Don’t let Robert Pattison’s expression fool you into thinking that his character in David Cronenberg’s Cosmopolis will simply be Edward Cullen in a suit—from the trailer it is clear that he has reinvented himself as a far more serious man with a far more serious haircut. Since Pattison’s characters are generally prone to sullen silences, their hair is by far the most eloquent expression of their inner selves. Back when he was rebellious and rugged in Twilight, it was the sort of tufty environment that would make a perfect nesting place for small animals. Now, however, his bouffant coiffure has been flattened down and the squirrels within all driven out to reflect his sleek, urban lifestyle. This new look still matches perfectly his trademark expression of boredom mixed with angst; and after all, who wouldn’t be bored with a life filled with parties, explosions and electronica, rides in limousines and charged encounters with women straddling the line between assassins and prostitutes? Not to mention having to deal every day with swarms of demented protesters who, in a slightly less persuasive version of Occupy, insist on putting their point across with dead rats? Such are the daily trials and tribulations endured by that elusive species commonly known as the astronomically, mind-blowingly rich.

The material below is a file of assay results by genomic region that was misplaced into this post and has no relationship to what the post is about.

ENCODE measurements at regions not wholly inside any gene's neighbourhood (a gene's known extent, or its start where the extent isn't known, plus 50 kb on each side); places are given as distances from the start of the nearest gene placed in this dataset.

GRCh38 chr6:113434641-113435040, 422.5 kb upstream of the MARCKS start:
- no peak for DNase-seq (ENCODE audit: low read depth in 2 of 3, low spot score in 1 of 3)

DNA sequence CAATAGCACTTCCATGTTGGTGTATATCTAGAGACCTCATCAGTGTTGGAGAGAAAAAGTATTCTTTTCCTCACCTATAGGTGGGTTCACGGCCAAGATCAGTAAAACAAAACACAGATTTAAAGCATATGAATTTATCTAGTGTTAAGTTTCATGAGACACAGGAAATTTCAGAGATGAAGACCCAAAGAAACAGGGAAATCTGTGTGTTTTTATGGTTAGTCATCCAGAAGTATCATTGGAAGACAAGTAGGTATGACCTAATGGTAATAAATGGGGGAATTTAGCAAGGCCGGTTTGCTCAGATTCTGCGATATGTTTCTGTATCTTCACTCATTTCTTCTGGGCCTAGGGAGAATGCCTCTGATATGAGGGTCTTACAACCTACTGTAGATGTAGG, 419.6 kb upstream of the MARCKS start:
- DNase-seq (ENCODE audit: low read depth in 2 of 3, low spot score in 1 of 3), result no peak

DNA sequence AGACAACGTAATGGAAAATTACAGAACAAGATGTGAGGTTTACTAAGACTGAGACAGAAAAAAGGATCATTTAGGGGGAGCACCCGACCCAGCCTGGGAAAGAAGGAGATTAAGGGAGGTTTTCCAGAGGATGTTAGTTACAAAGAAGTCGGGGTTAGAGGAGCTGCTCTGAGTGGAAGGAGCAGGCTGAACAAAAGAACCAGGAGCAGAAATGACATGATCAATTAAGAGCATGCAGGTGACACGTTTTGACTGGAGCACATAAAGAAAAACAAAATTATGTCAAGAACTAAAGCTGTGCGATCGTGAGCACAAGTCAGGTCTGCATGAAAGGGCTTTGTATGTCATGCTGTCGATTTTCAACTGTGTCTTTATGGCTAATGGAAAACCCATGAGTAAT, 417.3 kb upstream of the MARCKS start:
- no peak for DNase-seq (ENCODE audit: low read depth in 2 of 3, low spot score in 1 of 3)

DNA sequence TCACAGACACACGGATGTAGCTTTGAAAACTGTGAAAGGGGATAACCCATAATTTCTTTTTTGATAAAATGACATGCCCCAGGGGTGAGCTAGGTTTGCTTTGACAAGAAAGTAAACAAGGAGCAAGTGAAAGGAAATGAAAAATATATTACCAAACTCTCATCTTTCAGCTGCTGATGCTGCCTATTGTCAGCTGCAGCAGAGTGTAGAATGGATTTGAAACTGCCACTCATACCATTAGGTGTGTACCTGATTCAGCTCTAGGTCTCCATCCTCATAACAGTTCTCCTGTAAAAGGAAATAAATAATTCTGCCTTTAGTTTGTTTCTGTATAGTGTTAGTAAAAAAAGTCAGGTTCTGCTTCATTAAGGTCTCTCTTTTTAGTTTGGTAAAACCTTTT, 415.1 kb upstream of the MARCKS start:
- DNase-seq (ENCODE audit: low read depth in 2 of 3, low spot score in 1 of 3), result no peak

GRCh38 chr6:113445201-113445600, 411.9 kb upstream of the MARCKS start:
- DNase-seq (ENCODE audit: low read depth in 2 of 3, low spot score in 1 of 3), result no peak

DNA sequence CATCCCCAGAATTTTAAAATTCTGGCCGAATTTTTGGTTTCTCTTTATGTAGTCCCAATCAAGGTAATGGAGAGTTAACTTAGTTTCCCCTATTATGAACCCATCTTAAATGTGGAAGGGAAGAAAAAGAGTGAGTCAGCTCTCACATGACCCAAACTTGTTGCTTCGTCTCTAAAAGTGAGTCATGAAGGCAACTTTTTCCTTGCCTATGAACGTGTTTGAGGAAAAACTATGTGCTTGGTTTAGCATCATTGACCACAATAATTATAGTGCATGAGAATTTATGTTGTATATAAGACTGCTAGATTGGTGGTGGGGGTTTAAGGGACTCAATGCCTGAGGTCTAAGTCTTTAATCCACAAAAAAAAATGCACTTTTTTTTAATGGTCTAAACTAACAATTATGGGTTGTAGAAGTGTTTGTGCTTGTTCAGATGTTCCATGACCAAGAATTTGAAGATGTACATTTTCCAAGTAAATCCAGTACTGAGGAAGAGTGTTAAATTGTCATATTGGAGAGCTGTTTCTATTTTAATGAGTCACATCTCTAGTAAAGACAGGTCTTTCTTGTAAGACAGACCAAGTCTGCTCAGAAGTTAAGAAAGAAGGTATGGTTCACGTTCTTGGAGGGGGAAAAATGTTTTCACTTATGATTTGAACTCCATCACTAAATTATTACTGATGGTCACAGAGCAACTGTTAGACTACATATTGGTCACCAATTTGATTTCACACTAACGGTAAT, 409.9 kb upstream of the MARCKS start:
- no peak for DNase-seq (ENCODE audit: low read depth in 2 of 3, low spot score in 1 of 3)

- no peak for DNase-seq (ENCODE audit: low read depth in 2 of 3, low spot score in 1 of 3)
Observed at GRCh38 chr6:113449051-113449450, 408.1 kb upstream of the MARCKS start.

With its sepia tones and curling fonts, fresh-faced young campers and larger than life adults, every detail of Moonrise Kingdom seems laden with nostalgia for childhood, the kind of outdoorsy, old-fashioned, timeless childhood straight out of ‘Swallows and Amazons’ or Edith Blyton. It’s the kind of classic, adventure-packed childhood we all know and love, admittedly through fiction. The movie is about a solemn boy and a neatly dressed girl on a great escape from their parents and guardians, an escape from which varied capers evidently ensue. Something about the trailer perfectly captures the paradox at the heart of all children’s adventure stories; the boy and the girl treat the whole operation of running away with the utmost seriousness, yet in the world of the movie it seems impossible to incur any kind of serious injury or hurt. In a children’s adventure story, even being struck by lightning is completely risk-free. However, the appearance of the typically cynical Bill Murray as well as a warning about ‘smoking and sexual content’ suggests that the film is filtered through an adult consciousness. The movie’s intensely coloured characters and dramatic events would mesmerize any child, but also appeal to the point of view of an adult, amazed at the insane plotting of children.